In 2006, charges were filed against former museum chief financial officer Terry Gaouette, following the revelation that the museum was several million dollars in the red, a fact that allegedly had been hidden for years via illegal money transfers.[3] Gaouette pleaded guilty to one misdemeanor charge of falsifying a financial report [4], and his CPA license was restored in 2010.


The Milwaukee Public Museum houses both permanent and traveling exhibits.

Permanent exhibits

Streets of Old Milwaukee

The first major exhibit in the current Museum to be completed was "Streets of Old Milwaukee", which opened in January 1965. It is one of the more popular exhibits in MPM, and it is estimated that several million people have visited it since its completion.[5]

Currently, MPM holds seventeen permanent exhibits:[6]

  • Africa depicts, in four separate dioramas, the savanna and its wildlife, a watering hole, a Masai lion hunt and the wildlife of a bamboo forest.
  • Arctic is a set of dioramas of the natives, both animal and human, of the Arctic.
  • Asia includes depictions of a Japanese garden and a market in Old Delhi, India, as well as collections of Chinese art and other displays from Thailand, Tibet and Myanmar.
  • Bugs Alive! features live specimens of thirteen species of insect, crustacean, arachnid, centipede and millipede from Africa, Australia, Central America and Madagascar.
  • European Village is a recreation of homes and shops from thirty-three European cultures as they might have appeared in the late nineteenth and early twentieth centuries.
  • Exploring Life on Earth explains the process of life, displays representations of various environments, past and present and allows the visitor to experience the laboratories and collections used by museum scientists.
  • Living Oceans is a large diorama of ocean life, into which the visitor descends through various levels of the ocean, from the shallows into the darker waters inhabited by various species of luminous fish. The exhibit also features a collection of mollusk shells and the historical uses of marine life.
  • North American Indians features a scene from a modern powwow, histories of the relations between Native Americans and Europeans, a diorama of a buffalo hunt and a southwestern pueblo village through which visitors can walk; examples of weavings and beadwork by Wisconsin Woodland Indians are also on display.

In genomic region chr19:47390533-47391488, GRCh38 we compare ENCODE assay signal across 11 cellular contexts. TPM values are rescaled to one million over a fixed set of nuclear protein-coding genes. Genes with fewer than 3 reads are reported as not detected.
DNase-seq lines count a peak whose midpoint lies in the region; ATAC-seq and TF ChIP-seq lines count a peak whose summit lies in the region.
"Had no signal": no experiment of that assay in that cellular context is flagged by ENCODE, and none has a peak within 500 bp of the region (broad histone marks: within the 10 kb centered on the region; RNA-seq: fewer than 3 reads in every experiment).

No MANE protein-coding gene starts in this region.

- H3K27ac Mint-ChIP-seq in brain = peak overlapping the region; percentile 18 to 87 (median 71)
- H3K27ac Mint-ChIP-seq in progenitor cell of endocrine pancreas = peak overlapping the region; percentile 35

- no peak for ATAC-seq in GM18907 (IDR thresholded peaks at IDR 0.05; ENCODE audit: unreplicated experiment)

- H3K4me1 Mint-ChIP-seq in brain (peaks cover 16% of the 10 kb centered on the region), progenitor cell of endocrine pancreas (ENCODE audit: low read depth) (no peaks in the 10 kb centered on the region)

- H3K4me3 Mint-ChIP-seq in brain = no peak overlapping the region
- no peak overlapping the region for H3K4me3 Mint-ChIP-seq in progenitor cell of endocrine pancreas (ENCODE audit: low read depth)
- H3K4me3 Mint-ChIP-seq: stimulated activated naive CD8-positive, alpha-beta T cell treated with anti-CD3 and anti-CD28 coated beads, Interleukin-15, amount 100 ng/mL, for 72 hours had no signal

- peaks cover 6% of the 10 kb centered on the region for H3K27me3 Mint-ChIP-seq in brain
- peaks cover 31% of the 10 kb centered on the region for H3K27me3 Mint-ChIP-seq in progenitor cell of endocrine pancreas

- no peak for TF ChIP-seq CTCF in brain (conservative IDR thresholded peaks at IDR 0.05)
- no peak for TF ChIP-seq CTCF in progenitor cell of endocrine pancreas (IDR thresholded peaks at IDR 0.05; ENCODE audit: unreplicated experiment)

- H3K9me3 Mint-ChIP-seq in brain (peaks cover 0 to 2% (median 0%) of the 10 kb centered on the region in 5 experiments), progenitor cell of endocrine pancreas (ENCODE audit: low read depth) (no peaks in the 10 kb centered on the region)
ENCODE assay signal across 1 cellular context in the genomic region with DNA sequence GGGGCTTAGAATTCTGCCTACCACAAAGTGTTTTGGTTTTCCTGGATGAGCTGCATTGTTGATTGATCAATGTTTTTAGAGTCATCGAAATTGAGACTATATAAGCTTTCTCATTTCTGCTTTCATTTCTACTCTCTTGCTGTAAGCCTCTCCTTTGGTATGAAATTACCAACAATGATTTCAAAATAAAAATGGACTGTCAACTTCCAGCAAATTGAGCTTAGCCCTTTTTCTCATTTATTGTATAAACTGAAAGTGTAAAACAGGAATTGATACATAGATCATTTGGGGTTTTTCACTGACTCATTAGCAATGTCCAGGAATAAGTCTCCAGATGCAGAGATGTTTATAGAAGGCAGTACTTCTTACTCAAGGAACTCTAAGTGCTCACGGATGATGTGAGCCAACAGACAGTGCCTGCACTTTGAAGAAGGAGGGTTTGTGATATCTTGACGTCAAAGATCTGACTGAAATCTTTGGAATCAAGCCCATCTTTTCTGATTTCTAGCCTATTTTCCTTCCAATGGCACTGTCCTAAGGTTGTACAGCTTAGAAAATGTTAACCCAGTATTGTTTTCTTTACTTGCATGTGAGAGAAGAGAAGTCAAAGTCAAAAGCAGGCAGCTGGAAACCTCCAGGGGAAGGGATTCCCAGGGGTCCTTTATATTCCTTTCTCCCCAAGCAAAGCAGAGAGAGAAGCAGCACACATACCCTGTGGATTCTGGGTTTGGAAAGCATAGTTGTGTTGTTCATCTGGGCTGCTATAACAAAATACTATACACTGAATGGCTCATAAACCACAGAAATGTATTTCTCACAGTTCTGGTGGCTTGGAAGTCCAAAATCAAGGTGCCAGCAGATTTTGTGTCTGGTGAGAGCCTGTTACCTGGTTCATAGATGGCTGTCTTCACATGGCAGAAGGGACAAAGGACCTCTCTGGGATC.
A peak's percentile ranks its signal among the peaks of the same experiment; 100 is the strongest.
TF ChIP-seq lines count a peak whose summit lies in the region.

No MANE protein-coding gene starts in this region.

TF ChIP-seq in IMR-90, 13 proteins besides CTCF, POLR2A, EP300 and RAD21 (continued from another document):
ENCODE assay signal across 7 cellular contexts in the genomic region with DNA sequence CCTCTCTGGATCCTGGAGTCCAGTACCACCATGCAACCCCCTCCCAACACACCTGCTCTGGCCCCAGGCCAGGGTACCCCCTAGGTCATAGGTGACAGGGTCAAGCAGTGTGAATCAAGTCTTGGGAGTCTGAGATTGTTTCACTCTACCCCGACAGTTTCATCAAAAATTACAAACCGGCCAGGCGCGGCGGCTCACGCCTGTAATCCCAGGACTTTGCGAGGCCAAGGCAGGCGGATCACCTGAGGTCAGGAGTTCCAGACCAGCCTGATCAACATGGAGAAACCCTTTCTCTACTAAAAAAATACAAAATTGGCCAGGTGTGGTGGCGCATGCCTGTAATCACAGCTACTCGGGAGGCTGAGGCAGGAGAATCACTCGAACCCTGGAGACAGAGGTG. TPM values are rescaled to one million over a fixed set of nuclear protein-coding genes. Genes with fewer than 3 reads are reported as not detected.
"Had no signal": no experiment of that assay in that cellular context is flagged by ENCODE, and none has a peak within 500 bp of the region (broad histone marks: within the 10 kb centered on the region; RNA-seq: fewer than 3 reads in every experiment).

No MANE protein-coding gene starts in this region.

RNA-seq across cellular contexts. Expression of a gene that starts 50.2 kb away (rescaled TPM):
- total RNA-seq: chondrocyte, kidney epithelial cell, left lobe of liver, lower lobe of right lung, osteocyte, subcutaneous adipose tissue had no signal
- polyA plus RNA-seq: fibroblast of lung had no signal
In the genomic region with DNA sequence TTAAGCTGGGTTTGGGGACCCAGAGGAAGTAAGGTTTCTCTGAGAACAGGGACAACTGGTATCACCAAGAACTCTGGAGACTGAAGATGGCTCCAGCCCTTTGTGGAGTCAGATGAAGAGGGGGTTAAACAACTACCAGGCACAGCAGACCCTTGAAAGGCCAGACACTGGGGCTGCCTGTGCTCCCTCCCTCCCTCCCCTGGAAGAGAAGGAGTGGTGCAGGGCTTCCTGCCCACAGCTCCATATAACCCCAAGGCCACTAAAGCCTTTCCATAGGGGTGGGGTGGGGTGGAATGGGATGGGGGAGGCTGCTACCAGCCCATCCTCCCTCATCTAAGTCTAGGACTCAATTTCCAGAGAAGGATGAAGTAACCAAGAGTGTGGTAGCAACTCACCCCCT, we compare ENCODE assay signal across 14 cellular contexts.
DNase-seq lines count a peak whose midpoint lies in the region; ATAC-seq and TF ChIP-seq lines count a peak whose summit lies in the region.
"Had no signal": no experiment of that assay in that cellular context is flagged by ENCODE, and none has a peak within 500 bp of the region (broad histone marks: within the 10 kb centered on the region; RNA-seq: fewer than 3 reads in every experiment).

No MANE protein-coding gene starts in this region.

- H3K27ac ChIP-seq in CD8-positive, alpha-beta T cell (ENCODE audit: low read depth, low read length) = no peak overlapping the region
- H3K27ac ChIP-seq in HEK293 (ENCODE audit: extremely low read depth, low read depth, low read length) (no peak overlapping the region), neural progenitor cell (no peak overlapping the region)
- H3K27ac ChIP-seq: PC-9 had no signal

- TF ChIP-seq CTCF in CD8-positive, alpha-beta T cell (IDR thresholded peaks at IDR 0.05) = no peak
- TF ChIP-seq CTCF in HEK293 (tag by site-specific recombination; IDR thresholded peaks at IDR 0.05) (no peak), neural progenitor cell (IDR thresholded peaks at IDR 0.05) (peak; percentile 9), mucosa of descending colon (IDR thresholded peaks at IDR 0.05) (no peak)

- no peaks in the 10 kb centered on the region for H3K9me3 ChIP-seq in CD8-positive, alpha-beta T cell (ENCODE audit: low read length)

• Pacific Islands contains displays from various Pacific islands, including Papua New Guinea, Samoa and Easter Island.
  • Pre-Columbian Americas contains displays illustrating the origin of the Native Americans, as well as the cultures of various Mesoamerican civilizations, including the Aztecs, Maya and Olmecs, and Central Andean civilizations, such as the Inca.
  • The Puelicher Butterfly Wing allows visitors to walk through a greenhouse-enclosed garden wherein live butterflies fly freely, often landing on the hands or shoulders of the visitors. There are also displayed the pupae of future butterflies.
  • Rain Forest is a 12,000 sq ft (1,100 m2) model of the ecosystem of a tropical rainforest through which visitors can walk.
  • A Sense of Wonder contains more than 1,000 specimens from the museum's collection of six million artifacts, including the skeleton of a humpback whale.
  • South & Middle America contains a diorama of a Guatemalan marketplace and other scenes, ranging from the Maya Lowlands to the Andes.
  • Streets of Old Milwaukee contains models, about three-quarters of life-size, of shops and houses, fully furnished, in Milwaukee, Wisconsin during the late nineteenth and early twentieth centuries. Many of the city's early pioneer businesses, such as Schlitz Beer, Northwestern Mutual and Conrad Schmitt Studios are included. Gottfried Schloemer's first gasoline automobile is also on display here.